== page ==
To save myself some dishes, I like to use a digital scale to weigh out all the dry ingredients in one bowl, tare-ing the scale back down to “0” every time I add a new ingredient. This keeps me from using too many measuring cups. I do the same with the wet ingredients. The recipe will instruct you to mix all those ingredients together, anyway!
- Make the pumpkin muffin batter. (Work Time: 5 minutes)
It is so incredibly easy to make the pumpkin muffin batter. All you need to do is whisk together the dry ingredients in their bowl, then the wet ones in another bowl. Gradually mix in the dry ingredients into the wet ones until just combined. Boom! You just made the muffin batter.
Then, assemble and bake the pumpkin muffins.
- Assemble the pumpkin muffins. (Work Time: 5 minutes)
Once you’ve made the batter, it’s time to assemble the muffins. I like to use a 1-Tablespoon cookie dough scoop to portion out the batter quickly and evenly between the different cavities. But because the recipe instructs you to scoop 6 Tablespoons of batter into each cavity, you can also use a 2-Tablespoon or a 3-Tablespoon cookie dough scoop, too.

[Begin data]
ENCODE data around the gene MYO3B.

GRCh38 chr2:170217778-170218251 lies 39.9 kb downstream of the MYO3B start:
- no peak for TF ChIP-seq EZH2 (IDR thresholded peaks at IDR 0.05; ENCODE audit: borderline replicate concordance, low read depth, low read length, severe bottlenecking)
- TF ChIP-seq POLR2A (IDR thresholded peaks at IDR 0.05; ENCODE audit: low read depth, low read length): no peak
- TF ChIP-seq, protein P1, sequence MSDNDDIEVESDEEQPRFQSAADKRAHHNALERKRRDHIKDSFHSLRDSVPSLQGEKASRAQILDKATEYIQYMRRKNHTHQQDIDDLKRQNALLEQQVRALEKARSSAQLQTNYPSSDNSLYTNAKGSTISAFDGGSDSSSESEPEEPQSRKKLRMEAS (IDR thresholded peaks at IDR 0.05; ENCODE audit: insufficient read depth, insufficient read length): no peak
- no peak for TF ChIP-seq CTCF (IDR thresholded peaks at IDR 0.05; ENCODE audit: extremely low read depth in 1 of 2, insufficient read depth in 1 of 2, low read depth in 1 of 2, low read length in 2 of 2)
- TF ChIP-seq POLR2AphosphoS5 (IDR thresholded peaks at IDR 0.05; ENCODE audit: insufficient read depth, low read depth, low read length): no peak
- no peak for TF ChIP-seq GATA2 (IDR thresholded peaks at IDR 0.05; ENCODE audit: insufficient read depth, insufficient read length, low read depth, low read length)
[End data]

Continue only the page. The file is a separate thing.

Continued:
As you fill the muffin pan with batter, you might be skeptical. 6 Tablespoons of batter will seem like a lot of batter. Let me warn you now: that much batter will go all the way up the sides of the cavities, filling each cavity completely. But trust me! This is the secret to tall and domed muffin tops.
Once you fill the muffin pan, sprinkle the top of each muffin with 1 teaspoon of granulated sugar. Doing so gives the muffins their signature sugar crackle top. Fill the empty cavities of the muffin pan with water to ensure that all muffins will bake evenly.
- Bake the pumpkin muffins. (Bake Time: 22 minutes)
The small batch pumpkin muffins need 22 to 24 minutes in the oven. After that, cool the muffins in their pan on a wire rack for 5 minutes. Then, turn them out to prevent them from cooking further. That’s it!
Small Batch Pumpkin Muffin Recipe Troubleshooting and FAQ
FAQ: Baking Equipment To Make Small Batch Pumpkin Muffins
The Best Baking Equipment To Make Small Batch Pumpkin Muffins
Here are my favorite tools to use when making this pumpkin muffin recipe: